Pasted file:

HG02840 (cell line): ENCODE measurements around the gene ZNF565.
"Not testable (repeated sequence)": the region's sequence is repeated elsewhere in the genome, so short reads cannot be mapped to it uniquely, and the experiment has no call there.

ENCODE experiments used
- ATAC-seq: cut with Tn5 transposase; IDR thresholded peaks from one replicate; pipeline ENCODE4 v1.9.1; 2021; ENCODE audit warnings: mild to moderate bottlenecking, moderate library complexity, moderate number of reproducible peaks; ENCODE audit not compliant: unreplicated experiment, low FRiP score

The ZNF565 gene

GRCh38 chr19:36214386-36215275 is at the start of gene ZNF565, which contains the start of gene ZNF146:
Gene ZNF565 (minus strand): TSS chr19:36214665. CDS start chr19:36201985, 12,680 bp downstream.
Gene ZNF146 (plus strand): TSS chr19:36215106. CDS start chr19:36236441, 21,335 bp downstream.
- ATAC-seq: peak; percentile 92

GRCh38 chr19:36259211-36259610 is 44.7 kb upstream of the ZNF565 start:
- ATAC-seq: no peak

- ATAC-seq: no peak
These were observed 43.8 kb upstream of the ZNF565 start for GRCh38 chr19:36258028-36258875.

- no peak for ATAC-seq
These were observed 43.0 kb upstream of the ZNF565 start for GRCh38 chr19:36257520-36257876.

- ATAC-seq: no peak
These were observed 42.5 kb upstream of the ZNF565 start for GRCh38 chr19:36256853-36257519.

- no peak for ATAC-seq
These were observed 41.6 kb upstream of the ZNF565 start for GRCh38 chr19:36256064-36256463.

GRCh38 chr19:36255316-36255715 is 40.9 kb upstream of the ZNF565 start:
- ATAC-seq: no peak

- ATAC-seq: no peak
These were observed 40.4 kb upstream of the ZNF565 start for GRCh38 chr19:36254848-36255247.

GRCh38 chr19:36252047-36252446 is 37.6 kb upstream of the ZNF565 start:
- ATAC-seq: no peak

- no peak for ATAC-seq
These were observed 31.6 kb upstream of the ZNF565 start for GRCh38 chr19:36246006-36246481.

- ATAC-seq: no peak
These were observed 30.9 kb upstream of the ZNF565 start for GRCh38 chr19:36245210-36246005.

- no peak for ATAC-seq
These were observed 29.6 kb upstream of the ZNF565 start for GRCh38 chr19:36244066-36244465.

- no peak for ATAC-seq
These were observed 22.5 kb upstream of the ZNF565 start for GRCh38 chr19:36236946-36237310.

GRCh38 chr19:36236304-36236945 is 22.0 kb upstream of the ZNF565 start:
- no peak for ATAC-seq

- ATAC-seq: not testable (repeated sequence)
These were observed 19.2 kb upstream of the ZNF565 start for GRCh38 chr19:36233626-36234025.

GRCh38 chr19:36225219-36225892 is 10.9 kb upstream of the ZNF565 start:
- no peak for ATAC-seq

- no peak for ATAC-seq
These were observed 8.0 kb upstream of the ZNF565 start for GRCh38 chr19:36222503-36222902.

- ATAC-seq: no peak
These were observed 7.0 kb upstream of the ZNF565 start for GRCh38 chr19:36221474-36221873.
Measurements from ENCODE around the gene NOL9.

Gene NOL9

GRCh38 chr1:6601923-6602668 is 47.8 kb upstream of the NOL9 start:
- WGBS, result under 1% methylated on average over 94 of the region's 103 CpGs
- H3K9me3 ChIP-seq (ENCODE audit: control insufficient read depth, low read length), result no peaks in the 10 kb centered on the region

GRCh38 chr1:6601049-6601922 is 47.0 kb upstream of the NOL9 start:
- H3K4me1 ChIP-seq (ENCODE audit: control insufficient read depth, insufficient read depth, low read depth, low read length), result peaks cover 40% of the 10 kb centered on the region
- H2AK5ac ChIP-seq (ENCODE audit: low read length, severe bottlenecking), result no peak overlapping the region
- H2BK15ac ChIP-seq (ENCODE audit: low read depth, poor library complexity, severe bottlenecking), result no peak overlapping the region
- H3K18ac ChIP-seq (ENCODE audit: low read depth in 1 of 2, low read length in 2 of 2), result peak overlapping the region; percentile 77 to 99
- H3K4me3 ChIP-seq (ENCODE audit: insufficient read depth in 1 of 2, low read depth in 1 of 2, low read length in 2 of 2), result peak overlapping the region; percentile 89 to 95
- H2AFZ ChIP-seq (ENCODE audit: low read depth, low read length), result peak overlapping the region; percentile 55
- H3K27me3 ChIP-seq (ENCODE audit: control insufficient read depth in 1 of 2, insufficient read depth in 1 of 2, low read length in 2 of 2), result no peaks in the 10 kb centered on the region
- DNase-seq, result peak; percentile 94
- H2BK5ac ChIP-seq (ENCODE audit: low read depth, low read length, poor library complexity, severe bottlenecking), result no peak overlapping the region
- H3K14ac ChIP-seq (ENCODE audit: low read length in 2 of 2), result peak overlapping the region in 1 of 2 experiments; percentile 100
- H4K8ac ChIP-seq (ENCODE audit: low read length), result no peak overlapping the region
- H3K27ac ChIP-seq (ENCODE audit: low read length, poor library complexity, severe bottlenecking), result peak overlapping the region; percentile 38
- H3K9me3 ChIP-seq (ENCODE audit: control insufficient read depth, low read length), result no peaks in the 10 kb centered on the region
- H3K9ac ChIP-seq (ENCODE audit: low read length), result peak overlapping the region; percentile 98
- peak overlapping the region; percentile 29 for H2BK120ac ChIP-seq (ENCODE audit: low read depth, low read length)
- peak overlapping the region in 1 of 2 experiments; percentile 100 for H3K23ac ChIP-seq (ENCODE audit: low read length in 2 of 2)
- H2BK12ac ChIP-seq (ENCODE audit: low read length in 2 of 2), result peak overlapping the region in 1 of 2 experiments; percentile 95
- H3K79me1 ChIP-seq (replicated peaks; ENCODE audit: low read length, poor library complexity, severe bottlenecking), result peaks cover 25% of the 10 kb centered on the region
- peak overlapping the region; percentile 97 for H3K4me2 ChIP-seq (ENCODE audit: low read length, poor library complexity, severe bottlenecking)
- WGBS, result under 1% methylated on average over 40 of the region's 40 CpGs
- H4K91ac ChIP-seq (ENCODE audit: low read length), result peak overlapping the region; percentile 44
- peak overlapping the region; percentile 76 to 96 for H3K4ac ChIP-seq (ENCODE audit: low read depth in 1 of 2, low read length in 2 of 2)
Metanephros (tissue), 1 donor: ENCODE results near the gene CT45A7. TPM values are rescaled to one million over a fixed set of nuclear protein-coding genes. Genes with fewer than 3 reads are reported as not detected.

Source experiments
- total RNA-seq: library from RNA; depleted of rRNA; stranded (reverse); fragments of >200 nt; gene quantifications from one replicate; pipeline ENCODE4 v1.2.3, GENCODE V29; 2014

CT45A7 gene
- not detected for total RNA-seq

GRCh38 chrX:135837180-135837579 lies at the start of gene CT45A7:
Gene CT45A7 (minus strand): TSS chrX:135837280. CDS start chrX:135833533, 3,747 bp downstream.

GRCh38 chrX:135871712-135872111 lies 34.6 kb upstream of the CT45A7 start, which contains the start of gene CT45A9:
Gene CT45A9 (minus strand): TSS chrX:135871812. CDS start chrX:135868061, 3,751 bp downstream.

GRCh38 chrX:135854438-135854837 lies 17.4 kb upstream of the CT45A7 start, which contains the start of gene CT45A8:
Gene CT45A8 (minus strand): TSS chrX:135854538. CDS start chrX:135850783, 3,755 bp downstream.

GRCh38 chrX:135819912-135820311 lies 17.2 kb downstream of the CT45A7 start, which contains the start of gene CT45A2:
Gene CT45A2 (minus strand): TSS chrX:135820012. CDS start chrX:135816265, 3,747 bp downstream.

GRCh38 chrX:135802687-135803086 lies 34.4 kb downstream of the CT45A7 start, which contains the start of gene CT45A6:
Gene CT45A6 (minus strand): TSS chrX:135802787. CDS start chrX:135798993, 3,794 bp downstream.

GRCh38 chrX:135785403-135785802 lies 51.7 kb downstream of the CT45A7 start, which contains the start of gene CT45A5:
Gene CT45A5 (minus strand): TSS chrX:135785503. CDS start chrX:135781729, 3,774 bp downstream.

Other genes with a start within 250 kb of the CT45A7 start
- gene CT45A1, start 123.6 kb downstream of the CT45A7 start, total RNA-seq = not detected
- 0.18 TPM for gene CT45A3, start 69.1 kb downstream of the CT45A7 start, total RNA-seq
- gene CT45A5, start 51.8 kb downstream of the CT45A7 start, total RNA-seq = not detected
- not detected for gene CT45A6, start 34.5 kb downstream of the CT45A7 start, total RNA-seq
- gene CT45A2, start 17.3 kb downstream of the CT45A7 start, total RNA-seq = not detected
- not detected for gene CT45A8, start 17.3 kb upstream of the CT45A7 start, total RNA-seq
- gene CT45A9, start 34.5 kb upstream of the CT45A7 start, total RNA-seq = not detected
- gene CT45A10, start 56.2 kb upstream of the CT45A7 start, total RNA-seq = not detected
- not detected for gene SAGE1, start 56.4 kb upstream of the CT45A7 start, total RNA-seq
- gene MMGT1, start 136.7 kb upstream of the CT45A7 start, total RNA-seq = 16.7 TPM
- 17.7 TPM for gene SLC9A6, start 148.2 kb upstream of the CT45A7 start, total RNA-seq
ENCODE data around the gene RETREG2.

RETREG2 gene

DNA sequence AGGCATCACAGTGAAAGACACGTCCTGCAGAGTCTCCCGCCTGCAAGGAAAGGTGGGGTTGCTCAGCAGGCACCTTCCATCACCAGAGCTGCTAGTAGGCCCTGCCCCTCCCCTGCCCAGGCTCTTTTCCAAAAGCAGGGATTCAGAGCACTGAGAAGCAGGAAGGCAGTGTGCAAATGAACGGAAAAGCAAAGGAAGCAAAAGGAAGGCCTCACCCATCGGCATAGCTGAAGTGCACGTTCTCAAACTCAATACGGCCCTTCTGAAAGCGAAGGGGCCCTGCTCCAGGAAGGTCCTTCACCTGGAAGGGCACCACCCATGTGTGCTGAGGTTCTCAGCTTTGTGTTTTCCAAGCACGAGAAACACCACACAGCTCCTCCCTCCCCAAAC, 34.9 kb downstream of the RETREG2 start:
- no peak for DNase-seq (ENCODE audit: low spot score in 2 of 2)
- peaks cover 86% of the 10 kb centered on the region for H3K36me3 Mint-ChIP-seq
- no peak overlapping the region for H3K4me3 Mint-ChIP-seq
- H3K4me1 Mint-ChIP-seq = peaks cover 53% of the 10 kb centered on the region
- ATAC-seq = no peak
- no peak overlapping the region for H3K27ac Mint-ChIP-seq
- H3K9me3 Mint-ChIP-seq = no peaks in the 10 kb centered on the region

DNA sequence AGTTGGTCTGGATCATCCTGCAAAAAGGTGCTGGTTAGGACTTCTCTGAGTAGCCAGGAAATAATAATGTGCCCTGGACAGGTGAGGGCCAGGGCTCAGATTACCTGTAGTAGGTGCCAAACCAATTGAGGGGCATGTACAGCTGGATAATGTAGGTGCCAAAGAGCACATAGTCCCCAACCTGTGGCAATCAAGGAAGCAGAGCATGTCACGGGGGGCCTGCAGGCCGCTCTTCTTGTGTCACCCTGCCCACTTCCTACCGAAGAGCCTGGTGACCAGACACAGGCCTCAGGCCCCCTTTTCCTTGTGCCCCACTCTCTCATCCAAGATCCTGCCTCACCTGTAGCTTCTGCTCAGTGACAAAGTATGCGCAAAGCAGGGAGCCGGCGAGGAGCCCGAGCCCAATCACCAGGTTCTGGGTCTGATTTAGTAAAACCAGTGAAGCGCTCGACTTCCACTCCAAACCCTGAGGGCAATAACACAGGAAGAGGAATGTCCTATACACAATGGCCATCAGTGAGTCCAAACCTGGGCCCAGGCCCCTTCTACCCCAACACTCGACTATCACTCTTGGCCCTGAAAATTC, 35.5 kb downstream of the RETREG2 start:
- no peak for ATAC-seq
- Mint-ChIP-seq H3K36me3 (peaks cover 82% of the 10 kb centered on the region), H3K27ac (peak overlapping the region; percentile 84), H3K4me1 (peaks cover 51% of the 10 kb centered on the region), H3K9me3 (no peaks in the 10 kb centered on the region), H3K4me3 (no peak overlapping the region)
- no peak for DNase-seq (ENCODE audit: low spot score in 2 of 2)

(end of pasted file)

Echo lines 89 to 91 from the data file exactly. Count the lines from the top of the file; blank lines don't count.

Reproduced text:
Other genes with a start within 250 kb of the CT45A7 start
- gene CT45A1, start 123.6 kb downstream of the CT45A7 start, total RNA-seq = not detected
- 0.18 TPM for gene CT45A3, start 69.1 kb downstream of the CT45A7 start, total RNA-seq